It is funny how reports keep on talking of SP leader Mulayam Singh Yadav as someone who is "wily" and "cunning" and someone who always has the Congress on its toes. The truth couldn't be further from this image that he has cultivated for himself.
From 1996-98, Mulayam was the Defence Minister both under HD Deve Gowda and IK Gujral. Since it was rightly predicted that coalitions were here to stay, one would have thought that Mulayam would have been part of many central ministries since.
However, nothing of the sort has happened.
When the Congress came to power in 2004, so shaky was it and so uncertain was its existence; that one would have thought it would definitely take the help of SP and Mulayam would get a plum post. Nothing of the sort happened.
The Congress kept it firmly away and Amar Singh even tried to gatecrash a party that was discussing government formation. When the Left withdrew in 2008 and the Congress leaned on SP to bail it out, the former still failed to join the UPA.
In 2009, the UPA was re-elected in such strong circumstances that the SP wasn't required at all.
So it's been 15 years since Mulayam was part of the central government and the future doesn't look too bright either.
In fact, Mulayam keeps on referring to his secular credentials and paints the "communal" BJP as his enemy. It is paradoxical that he has the biggest hand in NDA reigning from 1998-2004. In the late 1990s, when Congress President Sonia Gandhi wanted to become PM, she was scuppered by a whole host of issues including Mulayam, who at that time opposed her due to her foreign origin.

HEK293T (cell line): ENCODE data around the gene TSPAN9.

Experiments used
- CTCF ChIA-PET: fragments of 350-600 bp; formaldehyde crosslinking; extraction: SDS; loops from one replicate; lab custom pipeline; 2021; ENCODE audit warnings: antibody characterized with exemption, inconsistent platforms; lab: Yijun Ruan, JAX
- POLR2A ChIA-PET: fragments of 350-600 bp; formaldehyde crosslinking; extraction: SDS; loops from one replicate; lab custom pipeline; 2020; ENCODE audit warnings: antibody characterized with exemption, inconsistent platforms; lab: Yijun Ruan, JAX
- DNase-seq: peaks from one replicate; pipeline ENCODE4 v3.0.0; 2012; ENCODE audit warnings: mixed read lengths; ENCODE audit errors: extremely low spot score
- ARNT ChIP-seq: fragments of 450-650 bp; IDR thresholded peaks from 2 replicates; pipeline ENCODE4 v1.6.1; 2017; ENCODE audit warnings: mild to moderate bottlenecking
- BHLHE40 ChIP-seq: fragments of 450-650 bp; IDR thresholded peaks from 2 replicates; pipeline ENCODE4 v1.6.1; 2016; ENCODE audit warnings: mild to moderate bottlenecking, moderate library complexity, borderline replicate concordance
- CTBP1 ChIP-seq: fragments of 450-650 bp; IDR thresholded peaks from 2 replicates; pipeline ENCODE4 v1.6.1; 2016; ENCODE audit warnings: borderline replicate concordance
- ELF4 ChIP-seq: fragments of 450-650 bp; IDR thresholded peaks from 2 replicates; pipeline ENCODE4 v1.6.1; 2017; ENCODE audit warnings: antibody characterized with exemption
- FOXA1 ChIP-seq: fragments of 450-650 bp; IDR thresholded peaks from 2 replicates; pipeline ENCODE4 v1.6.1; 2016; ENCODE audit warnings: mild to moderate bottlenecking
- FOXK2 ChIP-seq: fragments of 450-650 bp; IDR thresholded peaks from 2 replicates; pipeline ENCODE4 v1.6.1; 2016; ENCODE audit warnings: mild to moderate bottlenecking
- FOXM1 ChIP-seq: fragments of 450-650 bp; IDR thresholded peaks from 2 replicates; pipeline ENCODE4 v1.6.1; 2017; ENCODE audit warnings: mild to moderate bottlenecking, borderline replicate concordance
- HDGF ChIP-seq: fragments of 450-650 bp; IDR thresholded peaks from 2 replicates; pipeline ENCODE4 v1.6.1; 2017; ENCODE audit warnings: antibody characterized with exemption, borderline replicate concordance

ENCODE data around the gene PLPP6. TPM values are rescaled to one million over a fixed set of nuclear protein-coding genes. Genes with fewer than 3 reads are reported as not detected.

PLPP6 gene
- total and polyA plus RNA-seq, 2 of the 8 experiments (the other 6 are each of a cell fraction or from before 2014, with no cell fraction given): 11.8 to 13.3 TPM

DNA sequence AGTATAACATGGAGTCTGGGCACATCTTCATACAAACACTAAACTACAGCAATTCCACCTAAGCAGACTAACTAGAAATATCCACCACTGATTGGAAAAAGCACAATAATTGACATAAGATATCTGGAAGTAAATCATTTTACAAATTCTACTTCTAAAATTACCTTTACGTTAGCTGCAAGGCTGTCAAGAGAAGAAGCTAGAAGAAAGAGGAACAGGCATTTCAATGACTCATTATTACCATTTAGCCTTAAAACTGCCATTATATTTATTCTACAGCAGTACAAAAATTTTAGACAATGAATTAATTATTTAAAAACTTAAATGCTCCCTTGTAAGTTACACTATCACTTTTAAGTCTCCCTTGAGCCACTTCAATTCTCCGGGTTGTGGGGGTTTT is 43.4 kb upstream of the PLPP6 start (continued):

A combination of all of the above has led to Mulayam being stranded in no man's land.
If the NDA emerges as the biggest bloc, then Mulayam will become irrelevant.
If the UPA scrapes through for a third term, then Sonia has made it amply clear that she wants to have absolutely nothing to do with Mulayam.
If by chance the Third Front emerges as the biggest bloc, then Mulayam's stock is at an all-time low. He will find it difficult to become PM without the support of either the Congress or BJP, both who eye him warily.
It is also inconceivable that the BSP will support the SP at the Centre. To make matters worse, he has antagonized Trinamool Congress chief Mamata Banerjee over the 2012 presidential elections when he seemed to back her only to withdraw later.
Hardly anyone wants Mulayam to be PM.
In fact the dark horse has emerged to be JD(U) chief Nitish Kumar who may well become a PM like Gowda and Gujral since he shares a much better relationship with most of the parties.
Mulayam peaked in 2012 when he won the UP Assembly elections. It was only at that time that his strategy seemed to be working. He made Akhilesh the CM and had his eye firmly on the PM's chair.
In fact that's when the iron was hot and had he struck, pulling down the government, then he may well have got 40-50 Lok Sabha seats and made a strong pitch at the Centre. However the moment has come and gone.
Akhilesh has proved to be a disaster CM and is hurtling from one disaster to another. For some reason the Main Stream Media has been very kind on him and riots and violence under his tenure have not been highlighted that much.
But the damage has been done.
With each passing day, the SP's chances are diminishing. If LS polls are held in 2014, then the BSP could well emerge the leader in UP with the SP, Congress and BJP sharing the rest of the spoils. And already the SP's re-election in 2017 seems quite a dim prospect unless Akhilesh engineers a major turnaround.
So the irony is that Mulayam has been unconditionally supporting the Congress since 2004 and has got absolutely nothing in return. And no matter how many "communal" abuses he hurls at the BJP, the fact remains that he in part helped it indirectly come to power at some time in the past.
Past imperfect. Future tense.
That cliche describes Mulayam and the SP at the Centre perfectly.
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